White tails are easily the bane of any groom’s existence, but it can be so rewarding when you achieve that perfect level of snowy white just in time for the next competition. Lauren Sherrill, head groom for event rider Tamie Smith, shared some of her pro tips for keeping the gray horses in her charge clean, bright and white at all times.
1. Purple shampoo is your best friend.
“I completely slather the dry tail in purple shampoo so that it’s completely purple,” Sherrill said. Purple shampoo is a widely used remedy for stained white or gray horses, and the results prove themselves over and over again with consistent use.
2. Time is on your side.
“If I’m bathing the whole horse, I’ll start with the tail and let it sit while I wash the body,” Sherrill said. “I’ll also put the purple shampoo on any tough stains or areas that are just hard to get white like hocks, fetlocks, knees, all while they are still dry.” Sherrill recommends letting the shampoo sit for about 15 minutes in the dry tail so that it has proper time to attack the manure and other unmentionables that have accumulated since the last wash.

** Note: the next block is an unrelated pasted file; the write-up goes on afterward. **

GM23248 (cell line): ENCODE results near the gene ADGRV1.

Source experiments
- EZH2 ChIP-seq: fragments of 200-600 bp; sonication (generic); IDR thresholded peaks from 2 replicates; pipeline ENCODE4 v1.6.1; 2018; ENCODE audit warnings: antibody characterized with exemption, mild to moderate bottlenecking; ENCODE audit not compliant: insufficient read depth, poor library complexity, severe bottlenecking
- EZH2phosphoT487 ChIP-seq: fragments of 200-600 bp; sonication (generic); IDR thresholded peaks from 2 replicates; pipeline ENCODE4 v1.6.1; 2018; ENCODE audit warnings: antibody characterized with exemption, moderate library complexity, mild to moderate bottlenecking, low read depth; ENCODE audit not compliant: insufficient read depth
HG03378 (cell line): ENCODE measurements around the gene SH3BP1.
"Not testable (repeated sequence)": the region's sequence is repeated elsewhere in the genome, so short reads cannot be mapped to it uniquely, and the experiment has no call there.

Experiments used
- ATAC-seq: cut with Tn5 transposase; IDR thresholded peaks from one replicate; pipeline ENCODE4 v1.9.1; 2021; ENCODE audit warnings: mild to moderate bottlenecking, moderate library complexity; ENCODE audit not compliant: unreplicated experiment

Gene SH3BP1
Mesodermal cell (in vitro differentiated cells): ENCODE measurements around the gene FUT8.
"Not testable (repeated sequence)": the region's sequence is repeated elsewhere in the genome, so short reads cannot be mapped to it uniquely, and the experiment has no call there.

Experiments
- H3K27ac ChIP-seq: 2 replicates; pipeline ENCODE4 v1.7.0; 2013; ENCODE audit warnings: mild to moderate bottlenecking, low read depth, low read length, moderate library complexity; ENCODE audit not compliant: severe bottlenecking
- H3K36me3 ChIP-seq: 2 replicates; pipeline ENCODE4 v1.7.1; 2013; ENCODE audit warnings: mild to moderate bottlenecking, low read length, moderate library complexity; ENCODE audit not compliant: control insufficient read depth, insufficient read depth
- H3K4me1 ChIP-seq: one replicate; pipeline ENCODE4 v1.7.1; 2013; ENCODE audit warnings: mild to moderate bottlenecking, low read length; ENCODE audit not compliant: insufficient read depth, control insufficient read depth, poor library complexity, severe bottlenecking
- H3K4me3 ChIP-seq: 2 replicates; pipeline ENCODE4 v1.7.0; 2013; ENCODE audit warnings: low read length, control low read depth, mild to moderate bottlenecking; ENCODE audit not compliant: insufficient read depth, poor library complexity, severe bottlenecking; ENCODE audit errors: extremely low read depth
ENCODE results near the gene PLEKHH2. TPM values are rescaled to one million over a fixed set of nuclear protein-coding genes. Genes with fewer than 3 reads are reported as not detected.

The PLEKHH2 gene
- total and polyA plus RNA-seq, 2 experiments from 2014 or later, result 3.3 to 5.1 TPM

3. Water, water everywhere.
After the shampoo has had time to soak into the tail, Sherrill adds some water to create a nice, thick lather. This will help loosen the dirt and work it out of the tail in preparation for the final rinse.
Sherrill rinses the tails thoroughly, making sure the end product is bright and white, and uses conditioner liberally to preserve the quality of the tail. She also trys to keep the horse indoors until the tail is wet, but uses a good amount of Show Sheen to help repel dirt in case the horse does get turned out wet.
“I try to stay on top of the white tails in the weeks leading up to a show,” Sherrill said. “It’s easier to work with a tail that doesn’t have weeks of build-up on it, but you also need to make sure you’re using plenty of conditioner and coat conditioner after so that you don’t dry the hair out.”